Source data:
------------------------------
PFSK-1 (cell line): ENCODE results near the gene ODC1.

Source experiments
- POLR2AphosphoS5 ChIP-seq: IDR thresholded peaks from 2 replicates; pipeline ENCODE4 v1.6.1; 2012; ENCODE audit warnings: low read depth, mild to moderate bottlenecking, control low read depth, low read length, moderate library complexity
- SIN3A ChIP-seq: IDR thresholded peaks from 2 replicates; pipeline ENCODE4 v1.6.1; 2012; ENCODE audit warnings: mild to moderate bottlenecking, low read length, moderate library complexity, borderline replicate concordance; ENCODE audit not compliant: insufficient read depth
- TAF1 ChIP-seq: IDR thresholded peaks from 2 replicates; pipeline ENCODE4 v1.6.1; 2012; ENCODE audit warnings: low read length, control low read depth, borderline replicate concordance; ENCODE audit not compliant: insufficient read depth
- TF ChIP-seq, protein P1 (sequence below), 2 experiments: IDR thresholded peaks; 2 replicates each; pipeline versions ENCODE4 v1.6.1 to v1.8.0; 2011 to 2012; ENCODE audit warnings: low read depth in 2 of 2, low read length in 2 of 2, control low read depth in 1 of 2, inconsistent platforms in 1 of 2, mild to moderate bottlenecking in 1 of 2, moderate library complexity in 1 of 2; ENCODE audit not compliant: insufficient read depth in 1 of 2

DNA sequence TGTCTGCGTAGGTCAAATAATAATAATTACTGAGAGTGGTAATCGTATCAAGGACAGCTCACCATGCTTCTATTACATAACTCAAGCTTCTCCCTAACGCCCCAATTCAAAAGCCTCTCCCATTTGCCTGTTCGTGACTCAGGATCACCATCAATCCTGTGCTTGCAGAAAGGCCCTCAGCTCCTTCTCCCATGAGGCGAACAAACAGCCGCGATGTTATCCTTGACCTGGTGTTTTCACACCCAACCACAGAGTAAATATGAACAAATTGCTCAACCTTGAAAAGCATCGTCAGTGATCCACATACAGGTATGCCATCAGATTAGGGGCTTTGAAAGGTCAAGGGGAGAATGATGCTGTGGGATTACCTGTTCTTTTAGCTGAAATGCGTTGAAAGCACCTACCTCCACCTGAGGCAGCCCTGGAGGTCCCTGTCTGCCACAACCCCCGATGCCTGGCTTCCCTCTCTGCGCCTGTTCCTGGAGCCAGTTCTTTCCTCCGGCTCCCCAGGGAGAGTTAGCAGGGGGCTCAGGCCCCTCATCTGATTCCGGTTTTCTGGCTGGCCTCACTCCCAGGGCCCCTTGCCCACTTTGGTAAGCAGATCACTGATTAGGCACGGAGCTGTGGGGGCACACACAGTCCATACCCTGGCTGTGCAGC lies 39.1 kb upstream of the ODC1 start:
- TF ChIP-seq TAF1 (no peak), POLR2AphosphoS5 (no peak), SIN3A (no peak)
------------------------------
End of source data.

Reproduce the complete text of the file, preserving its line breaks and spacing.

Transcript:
PFSK-1 (cell line): ENCODE results near the gene ODC1.

Source experiments
- POLR2AphosphoS5 ChIP-seq: IDR thresholded peaks from 2 replicates; pipeline ENCODE4 v1.6.1; 2012; ENCODE audit warnings: low read depth, mild to moderate bottlenecking, control low read depth, low read length, moderate library complexity
- SIN3A ChIP-seq: IDR thresholded peaks from 2 replicates; pipeline ENCODE4 v1.6.1; 2012; ENCODE audit warnings: mild to moderate bottlenecking, low read length, moderate library complexity, borderline replicate concordance; ENCODE audit not compliant: insufficient read depth
- TAF1 ChIP-seq: IDR thresholded peaks from 2 replicates; pipeline ENCODE4 v1.6.1; 2012; ENCODE audit warnings: low read length, control low read depth, borderline replicate concordance; ENCODE audit not compliant: insufficient read depth
- TF ChIP-seq, protein P1 (sequence below), 2 experiments: IDR thresholded peaks; 2 replicates each; pipeline versions ENCODE4 v1.6.1 to v1.8.0; 2011 to 2012; ENCODE audit warnings: low read depth in 2 of 2, low read length in 2 of 2, control low read depth in 1 of 2, inconsistent platforms in 1 of 2, mild to moderate bottlenecking in 1 of 2, moderate library complexity in 1 of 2; ENCODE audit not compliant: insufficient read depth in 1 of 2

DNA sequence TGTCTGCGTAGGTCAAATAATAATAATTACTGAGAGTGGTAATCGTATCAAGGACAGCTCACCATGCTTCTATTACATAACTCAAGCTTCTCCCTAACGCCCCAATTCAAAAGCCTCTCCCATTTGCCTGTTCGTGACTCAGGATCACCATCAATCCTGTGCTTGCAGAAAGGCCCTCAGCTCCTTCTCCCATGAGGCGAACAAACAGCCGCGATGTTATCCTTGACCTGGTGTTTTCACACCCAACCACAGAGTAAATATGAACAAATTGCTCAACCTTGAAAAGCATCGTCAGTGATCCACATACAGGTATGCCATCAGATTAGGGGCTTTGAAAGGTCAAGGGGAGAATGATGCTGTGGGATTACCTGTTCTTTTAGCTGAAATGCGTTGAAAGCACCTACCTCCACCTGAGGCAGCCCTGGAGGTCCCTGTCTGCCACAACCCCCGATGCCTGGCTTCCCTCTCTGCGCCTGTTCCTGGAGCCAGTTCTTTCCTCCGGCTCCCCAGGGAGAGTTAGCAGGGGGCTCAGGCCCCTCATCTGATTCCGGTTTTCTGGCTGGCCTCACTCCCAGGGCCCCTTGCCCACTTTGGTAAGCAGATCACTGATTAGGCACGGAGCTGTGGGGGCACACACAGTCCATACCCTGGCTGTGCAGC lies 39.1 kb upstream of the ODC1 start:
- TF ChIP-seq TAF1 (no peak), POLR2AphosphoS5 (no peak), SIN3A (no peak)